Making the most of OSR opportunities in Shropshire 03-Apr-2018

Despite continuing to grow it one year in every three or four, Rob Morgan and his agronomist brother, Dai are pushing 5t/ha from the 25ha or so of winter rape they grow each year on their family’s Home Farm, Acton Burnell on the northern edge of the Shropshire Hills Area of Outstanding Natural Beauty.

In an approach that combines traditional power harrow drilling and the pioneering use of low biomass hybrids with the semi-dwarf character, they are currently achieving gross margins comfortably over £1000/ha. This ensures the crop fully justifies its place financially as well as rotationally.

Over the past 20 years the business has developed from a typically mixed south Shropshire farm with a dairy herd as well as beef, sheep and cropping to an almost entirely arable holding with a small amount of grass. An indoor straw-based enterprise rearing 50-75 in-calf heifers a year for a local dairy herd makes use of the original livestock barns while providing a useful supply of farmyard manure for the crops.

While most growers have been extending their rotations, the Morgans have been concentrating theirs. In the past grass leys for the livestock as well as maize provided clean breaks that allowed the farm to grow a variety of different seed crops. But it no longer has this ability. Nor, quite frankly, does Rob have the time for any unnecessary complexity with all his local contracting commitments. So the family needs a system that’s as easy to manage as it can be as well as consistently profitable.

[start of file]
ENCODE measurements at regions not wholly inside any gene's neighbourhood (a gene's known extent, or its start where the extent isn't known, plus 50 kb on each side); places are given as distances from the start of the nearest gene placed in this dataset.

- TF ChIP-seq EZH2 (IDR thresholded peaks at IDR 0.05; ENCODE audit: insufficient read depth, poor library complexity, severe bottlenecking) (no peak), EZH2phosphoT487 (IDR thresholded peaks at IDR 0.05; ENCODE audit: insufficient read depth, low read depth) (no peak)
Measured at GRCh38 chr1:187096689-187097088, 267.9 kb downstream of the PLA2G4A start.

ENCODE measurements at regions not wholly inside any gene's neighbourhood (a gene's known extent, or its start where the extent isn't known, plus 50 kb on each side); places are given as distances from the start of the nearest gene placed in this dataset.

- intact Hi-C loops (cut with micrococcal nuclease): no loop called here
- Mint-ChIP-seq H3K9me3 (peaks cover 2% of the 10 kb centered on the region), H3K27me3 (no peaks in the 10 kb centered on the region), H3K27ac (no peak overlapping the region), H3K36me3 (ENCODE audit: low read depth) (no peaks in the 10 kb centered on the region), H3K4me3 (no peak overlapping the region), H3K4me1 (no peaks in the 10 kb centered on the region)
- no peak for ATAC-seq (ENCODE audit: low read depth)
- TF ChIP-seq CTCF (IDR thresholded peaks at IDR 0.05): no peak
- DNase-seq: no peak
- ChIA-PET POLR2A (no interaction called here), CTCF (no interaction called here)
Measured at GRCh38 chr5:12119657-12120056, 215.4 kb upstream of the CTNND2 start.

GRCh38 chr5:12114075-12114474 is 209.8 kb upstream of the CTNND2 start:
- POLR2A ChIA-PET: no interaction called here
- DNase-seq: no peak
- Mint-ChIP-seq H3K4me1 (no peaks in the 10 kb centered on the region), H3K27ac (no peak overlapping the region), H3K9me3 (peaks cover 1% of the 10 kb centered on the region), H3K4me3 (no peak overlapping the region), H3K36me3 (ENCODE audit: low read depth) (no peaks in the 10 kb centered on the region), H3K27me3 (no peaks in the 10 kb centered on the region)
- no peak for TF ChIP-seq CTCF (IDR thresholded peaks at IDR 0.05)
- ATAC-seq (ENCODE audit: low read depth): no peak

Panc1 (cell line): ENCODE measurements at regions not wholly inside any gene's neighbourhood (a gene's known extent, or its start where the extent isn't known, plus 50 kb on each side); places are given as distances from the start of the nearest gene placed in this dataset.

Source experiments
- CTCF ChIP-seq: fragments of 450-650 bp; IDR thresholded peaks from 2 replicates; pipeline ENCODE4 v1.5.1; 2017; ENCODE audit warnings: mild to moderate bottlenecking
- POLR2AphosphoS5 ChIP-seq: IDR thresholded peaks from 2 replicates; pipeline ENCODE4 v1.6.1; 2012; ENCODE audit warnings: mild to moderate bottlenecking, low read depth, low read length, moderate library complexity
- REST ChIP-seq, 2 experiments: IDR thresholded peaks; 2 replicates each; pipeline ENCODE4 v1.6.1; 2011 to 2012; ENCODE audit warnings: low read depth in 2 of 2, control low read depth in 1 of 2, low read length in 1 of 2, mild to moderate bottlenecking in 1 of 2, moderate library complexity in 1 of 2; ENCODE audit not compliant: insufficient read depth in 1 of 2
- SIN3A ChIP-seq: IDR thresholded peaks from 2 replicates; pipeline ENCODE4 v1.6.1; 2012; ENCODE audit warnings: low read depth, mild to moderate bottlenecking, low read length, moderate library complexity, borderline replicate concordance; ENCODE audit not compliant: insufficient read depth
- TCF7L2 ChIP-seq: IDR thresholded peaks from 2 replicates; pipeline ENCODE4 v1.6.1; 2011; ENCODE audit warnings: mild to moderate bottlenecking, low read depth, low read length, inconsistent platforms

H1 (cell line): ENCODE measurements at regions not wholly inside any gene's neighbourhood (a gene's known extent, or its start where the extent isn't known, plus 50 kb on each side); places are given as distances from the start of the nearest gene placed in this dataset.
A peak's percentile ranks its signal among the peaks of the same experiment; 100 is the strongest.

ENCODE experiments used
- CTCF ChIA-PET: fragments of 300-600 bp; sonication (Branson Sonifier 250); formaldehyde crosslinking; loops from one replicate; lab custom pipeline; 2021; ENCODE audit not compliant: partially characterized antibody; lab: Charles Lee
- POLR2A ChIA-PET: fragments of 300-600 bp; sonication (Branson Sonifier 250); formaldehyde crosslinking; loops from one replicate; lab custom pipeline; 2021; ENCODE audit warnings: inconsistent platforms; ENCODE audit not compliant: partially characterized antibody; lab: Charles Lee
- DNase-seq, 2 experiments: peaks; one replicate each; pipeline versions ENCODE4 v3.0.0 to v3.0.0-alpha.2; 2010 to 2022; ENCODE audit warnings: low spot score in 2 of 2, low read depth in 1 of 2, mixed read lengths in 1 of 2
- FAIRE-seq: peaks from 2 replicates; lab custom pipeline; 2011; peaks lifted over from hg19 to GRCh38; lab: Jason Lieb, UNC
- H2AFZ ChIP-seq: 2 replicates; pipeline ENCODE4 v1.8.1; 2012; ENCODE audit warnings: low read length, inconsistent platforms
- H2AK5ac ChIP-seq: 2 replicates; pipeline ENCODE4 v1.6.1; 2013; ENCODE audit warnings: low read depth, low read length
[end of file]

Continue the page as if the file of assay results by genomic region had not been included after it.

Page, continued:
“It’s difficult to find any cereal break that comes anywhere near winter rape in margin-earning,” Rob Morgan explained. “Pulses can never do this and decent oat contracts are a bit like hen’s teeth these days.  So we grow rape between every two or three winter cereals.


Rob & Dai Morgan

“Contracting allows us to maintain a level of machinery investment we simply couldn’t justify on our acreage alone. However our cultivation equipment needs to be equally at home with both cereals and OSR. Importantly too, although we can hire in extra draught power for subsoiling, our main kit has to be compatible with my single 130 hp tractor. Our whole regime has to fit around my contracting obligations as well as our own crop needs too.”